Bahr: In the monopoly days, the Bell laboratories did not introduce the next generation of technology until they bled every last dollar out of the marketplace, because there was nobody else who was going to do it. As a result, technology was introduced into the workplace at a very humane pace, in a very humane way. Workers could be taken off the job from six to nine months to be trained. In the new environment, where you have lean and mean competitors, that is no longer possible. So I began to think of changing the culture within the union. It was not easy, though, moving from an objective of providing our members with job security by the old definition to a new one of employment security. By employment security, we mean how do we make our members more employable, hopefully with the company where they are employed at the time, but, if not, in the general marketplace. That change, though, led to the first major breakthrough in the telecommunications industry with the establishment of the joint partnership between AT&T and CWA -- the Alliance for Employee Growth and Development.

Bahr on the Growth in High-Tech Learning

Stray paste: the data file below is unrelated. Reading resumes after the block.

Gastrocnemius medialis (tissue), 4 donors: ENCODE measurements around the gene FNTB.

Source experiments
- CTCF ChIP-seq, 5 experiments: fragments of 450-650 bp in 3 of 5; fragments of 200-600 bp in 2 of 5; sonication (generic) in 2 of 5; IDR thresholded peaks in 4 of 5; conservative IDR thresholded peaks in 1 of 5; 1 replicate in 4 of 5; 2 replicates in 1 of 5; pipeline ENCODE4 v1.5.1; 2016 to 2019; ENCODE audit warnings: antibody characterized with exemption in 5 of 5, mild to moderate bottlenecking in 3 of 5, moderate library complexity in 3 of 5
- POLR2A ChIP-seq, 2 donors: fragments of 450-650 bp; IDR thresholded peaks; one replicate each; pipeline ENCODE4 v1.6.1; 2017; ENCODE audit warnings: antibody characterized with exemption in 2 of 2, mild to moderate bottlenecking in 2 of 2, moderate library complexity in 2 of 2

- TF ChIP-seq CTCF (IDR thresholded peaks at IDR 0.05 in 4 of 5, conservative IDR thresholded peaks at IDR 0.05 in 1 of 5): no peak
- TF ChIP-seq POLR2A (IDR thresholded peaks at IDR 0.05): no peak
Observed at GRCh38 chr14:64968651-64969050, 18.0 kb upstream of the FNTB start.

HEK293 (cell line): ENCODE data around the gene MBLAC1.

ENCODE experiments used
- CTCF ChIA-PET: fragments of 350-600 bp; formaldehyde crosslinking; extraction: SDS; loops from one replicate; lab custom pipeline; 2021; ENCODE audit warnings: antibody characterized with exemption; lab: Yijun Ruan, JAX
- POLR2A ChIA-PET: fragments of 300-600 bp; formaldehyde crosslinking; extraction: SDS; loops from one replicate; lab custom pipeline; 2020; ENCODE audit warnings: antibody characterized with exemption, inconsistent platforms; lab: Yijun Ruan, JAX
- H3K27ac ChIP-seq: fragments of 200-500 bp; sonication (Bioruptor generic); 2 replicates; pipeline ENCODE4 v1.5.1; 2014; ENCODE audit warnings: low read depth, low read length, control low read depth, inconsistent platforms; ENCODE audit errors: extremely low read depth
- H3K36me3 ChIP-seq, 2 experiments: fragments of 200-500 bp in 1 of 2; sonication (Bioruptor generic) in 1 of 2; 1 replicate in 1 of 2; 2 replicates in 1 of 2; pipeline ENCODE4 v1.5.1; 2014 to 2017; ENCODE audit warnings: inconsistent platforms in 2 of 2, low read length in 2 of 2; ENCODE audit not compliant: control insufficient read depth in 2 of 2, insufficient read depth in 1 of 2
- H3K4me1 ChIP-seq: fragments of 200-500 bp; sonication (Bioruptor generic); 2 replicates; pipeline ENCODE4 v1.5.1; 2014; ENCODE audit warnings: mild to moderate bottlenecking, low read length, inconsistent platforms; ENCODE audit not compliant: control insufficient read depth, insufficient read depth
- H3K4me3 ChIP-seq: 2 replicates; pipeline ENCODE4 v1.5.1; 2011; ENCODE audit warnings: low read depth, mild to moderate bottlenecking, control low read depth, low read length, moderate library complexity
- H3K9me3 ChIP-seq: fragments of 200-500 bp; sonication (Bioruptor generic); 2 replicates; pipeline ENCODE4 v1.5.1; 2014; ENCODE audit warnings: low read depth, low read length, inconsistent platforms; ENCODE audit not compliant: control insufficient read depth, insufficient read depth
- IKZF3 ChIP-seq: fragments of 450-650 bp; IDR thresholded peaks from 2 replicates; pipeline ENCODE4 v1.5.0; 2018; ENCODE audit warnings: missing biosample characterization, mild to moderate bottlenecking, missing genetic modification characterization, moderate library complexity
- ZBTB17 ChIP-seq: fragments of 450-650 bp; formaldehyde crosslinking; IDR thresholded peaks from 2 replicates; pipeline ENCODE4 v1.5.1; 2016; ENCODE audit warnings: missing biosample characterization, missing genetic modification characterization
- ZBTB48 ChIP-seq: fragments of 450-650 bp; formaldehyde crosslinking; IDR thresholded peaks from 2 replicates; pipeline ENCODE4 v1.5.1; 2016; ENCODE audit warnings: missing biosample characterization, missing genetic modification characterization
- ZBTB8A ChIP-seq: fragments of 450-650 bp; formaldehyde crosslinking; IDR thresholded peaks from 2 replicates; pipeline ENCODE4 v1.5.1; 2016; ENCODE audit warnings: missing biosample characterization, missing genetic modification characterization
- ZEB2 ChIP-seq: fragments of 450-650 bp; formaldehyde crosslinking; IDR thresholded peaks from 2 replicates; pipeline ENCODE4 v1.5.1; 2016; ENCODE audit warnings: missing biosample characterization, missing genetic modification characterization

"In the past 15 years, more than 170,000 have participated in specific courses, such as certification programs from Microsoft to college degree courses to PhDs."

Glassman: What is that?

Bahr: The Alliance, incorporated in 1986, is a nonprofit corporation, incorporated in 1986. It`s funded through the collective bargaining agreement. It`s jointly managed, with union and management having the same number of members for the board of directors along with two managing directors, one I appoint and one appointed by AT&T. Its sole purpose is to provide education and training for union-represented employees of AT&T. In the past 15 years, more than 170,000 have participated in specific courses, such as certification programs from Microsoft to college degree courses to PhDs. What we`ve seen is specific courses of training improve workers ability to promote and show fulfillment.